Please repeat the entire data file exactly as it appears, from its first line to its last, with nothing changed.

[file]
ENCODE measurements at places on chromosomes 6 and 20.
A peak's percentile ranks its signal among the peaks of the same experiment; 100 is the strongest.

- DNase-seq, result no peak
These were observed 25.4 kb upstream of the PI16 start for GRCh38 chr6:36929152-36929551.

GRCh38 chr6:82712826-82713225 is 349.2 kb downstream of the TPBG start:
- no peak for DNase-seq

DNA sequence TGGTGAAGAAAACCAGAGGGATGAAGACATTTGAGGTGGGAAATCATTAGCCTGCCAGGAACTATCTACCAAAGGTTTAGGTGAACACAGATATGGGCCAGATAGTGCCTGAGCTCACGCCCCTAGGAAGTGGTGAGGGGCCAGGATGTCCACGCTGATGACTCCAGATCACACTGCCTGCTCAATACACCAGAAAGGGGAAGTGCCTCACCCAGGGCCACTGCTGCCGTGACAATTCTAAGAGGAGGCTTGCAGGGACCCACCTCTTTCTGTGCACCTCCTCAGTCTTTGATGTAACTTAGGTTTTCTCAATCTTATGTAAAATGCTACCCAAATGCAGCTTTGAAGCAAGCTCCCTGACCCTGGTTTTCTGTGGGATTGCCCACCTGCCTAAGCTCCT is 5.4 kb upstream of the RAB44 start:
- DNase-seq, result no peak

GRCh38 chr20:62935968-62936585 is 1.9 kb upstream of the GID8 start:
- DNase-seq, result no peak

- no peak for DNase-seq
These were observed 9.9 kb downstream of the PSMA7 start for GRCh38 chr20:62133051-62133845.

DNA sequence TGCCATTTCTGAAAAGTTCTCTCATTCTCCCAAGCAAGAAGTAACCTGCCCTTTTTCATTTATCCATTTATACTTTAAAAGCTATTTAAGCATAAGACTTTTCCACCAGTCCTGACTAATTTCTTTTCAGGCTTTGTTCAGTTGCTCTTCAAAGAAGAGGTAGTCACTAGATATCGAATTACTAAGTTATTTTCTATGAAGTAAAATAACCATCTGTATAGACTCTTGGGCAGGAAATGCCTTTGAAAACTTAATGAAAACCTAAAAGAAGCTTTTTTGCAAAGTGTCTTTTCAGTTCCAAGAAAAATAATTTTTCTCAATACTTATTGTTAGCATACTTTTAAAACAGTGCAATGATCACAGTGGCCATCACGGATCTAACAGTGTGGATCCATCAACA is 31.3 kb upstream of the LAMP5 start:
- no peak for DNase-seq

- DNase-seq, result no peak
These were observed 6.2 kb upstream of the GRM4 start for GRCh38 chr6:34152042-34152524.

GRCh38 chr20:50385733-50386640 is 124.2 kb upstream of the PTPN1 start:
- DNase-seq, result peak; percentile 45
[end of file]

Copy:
ENCODE measurements at places on chromosomes 6 and 20.
A peak's percentile ranks its signal among the peaks of the same experiment; 100 is the strongest.

- DNase-seq, result no peak
These were observed 25.4 kb upstream of the PI16 start for GRCh38 chr6:36929152-36929551.

GRCh38 chr6:82712826-82713225 is 349.2 kb downstream of the TPBG start:
- no peak for DNase-seq

DNA sequence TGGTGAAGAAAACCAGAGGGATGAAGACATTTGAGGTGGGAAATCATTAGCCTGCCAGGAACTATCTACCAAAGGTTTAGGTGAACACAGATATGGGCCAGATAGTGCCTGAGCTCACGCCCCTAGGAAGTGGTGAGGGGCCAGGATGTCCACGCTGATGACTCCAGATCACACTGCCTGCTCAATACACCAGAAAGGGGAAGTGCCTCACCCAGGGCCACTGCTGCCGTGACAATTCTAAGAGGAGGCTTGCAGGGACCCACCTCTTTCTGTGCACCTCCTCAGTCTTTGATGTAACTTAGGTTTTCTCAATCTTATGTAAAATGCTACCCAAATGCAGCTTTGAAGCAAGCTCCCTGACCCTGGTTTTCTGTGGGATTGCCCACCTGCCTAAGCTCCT is 5.4 kb upstream of the RAB44 start:
- DNase-seq, result no peak

GRCh38 chr20:62935968-62936585 is 1.9 kb upstream of the GID8 start:
- DNase-seq, result no peak

- no peak for DNase-seq
These were observed 9.9 kb downstream of the PSMA7 start for GRCh38 chr20:62133051-62133845.

DNA sequence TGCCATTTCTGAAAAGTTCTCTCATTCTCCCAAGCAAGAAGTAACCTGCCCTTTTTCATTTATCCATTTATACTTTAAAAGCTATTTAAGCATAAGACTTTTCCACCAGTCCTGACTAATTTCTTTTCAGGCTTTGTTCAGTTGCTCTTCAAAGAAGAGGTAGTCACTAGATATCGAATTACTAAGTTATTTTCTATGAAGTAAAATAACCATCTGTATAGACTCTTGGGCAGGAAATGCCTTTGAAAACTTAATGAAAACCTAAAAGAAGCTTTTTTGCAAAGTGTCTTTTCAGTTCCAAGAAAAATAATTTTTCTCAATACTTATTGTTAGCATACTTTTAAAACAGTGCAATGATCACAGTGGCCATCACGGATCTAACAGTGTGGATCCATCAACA is 31.3 kb upstream of the LAMP5 start:
- no peak for DNase-seq

- DNase-seq, result no peak
These were observed 6.2 kb upstream of the GRM4 start for GRCh38 chr6:34152042-34152524.

GRCh38 chr20:50385733-50386640 is 124.2 kb upstream of the PTPN1 start:
- DNase-seq, result peak; percentile 45